From 2009 to 2014, Lam assembled local artists and established multiple stores selling creative travel products one after another. Of these, the Taipa Cunha Bazaar even became one of the landmarks for local creativity and culture. Lam looked for enterprises to cooperate with in all projects on his own – he did not apply for any culture and creativity subsidy from the government. He said that over the years, authorities have invited foreign teams to Macao to hold events like light festivals and art parades in order to train local talents, allow them to accumulate experience, and provide opportunities for youngsters to get into the industry. “In my time, no one knew what design was. We learnt and explored step by step on our own. Now that capital subsidies and platforms are available, youngsters should cherish them.” Lam has heard youngsters complaining about not getting subsidy from the Cultural Industries Fund. He thought that the most important element in culture and creativity is business opportunities. If a business mindset is lacked in proposals, it will become a mere interest group and will not get any subsidy. He said: “Time and effort is required in arts. Only those who can stand out from peers and attract outsiders to buy their products can be regarded as capable artists, but many misunderstand success as obtaining subsidy from the government.”

Lam is insistent on having designers’ names on their products, as it is basic respect for the designers. He criticised the current purchasing system of the government of disrespecting the design industry, for it requires all companies that put in tenders to submit detailed proposals, including design diagrams, production proposals and budget when bidding. However, unsuccessful bidders get nothing in return. “You have to pay for a bowl of noodles even if does not taste good. Why is there no return for design agencies that submit proposals but are unsuccessful? Such practice will make other enterprises follow suit and shrink the design industry.” Lam is a member of Association of Registered Designers in Ontario of Canada. To protect the interests of designers, there are laws that forbid members to participate in biddings free of charge. He thought that Macao should take reference from such practice.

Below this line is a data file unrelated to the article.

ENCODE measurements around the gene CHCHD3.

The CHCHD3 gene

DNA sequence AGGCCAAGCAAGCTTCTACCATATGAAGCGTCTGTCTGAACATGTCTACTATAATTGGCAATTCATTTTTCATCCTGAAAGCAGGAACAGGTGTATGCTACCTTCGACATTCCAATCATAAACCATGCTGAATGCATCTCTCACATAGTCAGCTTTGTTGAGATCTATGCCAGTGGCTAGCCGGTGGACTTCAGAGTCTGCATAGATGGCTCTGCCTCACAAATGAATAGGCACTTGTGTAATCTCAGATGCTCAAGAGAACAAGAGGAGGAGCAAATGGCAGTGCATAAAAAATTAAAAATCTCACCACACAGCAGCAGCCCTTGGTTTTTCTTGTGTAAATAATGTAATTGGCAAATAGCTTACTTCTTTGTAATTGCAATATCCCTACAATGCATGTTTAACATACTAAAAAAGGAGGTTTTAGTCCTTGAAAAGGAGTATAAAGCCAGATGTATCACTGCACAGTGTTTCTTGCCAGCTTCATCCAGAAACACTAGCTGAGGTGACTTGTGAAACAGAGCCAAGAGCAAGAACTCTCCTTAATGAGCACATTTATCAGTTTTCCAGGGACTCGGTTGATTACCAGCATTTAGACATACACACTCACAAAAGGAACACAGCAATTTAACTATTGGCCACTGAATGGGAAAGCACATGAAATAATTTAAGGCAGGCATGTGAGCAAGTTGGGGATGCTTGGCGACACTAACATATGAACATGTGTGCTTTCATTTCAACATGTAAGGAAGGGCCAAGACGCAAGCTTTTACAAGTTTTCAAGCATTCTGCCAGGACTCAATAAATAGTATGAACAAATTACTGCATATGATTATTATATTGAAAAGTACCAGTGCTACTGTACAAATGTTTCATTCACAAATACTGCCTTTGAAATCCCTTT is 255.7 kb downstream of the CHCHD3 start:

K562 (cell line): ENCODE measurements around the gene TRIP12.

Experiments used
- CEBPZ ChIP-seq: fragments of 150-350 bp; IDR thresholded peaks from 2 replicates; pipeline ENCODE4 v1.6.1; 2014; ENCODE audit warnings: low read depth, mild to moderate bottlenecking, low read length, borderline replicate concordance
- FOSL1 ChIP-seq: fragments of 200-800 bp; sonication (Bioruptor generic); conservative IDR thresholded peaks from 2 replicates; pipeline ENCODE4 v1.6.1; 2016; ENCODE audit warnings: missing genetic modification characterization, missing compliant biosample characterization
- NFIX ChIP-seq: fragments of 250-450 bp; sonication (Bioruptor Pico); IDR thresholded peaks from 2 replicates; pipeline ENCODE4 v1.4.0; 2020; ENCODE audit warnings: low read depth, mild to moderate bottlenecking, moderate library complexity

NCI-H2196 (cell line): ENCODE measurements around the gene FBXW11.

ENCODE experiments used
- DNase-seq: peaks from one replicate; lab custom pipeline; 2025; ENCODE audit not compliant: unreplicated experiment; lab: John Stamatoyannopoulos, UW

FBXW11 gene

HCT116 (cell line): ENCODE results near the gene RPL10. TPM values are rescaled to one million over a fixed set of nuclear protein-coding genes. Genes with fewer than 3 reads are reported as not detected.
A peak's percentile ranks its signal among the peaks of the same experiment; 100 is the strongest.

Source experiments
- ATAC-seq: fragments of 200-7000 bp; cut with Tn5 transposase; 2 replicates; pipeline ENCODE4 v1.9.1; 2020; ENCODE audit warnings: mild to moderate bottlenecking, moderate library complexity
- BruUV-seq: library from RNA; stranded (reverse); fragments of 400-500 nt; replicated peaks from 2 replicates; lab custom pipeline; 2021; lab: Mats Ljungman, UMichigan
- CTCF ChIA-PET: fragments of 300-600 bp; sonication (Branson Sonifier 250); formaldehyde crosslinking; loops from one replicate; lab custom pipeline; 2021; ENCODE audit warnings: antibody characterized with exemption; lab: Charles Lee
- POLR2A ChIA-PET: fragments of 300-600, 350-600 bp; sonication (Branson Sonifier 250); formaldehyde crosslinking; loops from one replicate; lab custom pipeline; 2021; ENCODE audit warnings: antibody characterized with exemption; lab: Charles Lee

Lam contended that there are many ways for the government to allow youngsters to engage in the design of public projects– for instance, beautification of streets, or when there is public bidding of design projects, the government can call for youngsters to submit freely on online platforms, and retain 30 per cent of the budget to reward bidding agencies. In this way, fair participation can also be achieved.

Lam, who is a core member of multiple culture and creativity groups, said jokingly: “The reputation of Macao’s culture and creativity products has yet to become famous, and the cost is high. My life will be much easier if I do not engage in culture and creativity travel products and focus on business in commercial design. But I am still on this path because I find joy in doing it.” Lam believed that the culture and creativity atmosphere is crucial for the promotion of industrial development.

He said: “Try putting an identical bottle of water in a department store and a supermarket. It will certainly be priced higher at the former because high-end brand images are clustered at department stores.” The success of Macao Creations did not stop Lam from continuing his devotion in the industry. He said that it is nothing when only a few culture and creativity stores are achieving results. Only by unifying all culture and creativity domains in Macao, turning them into a regional cultural brand, and filling the city with the atmosphere of culture and creativity, can there be living space for the industry.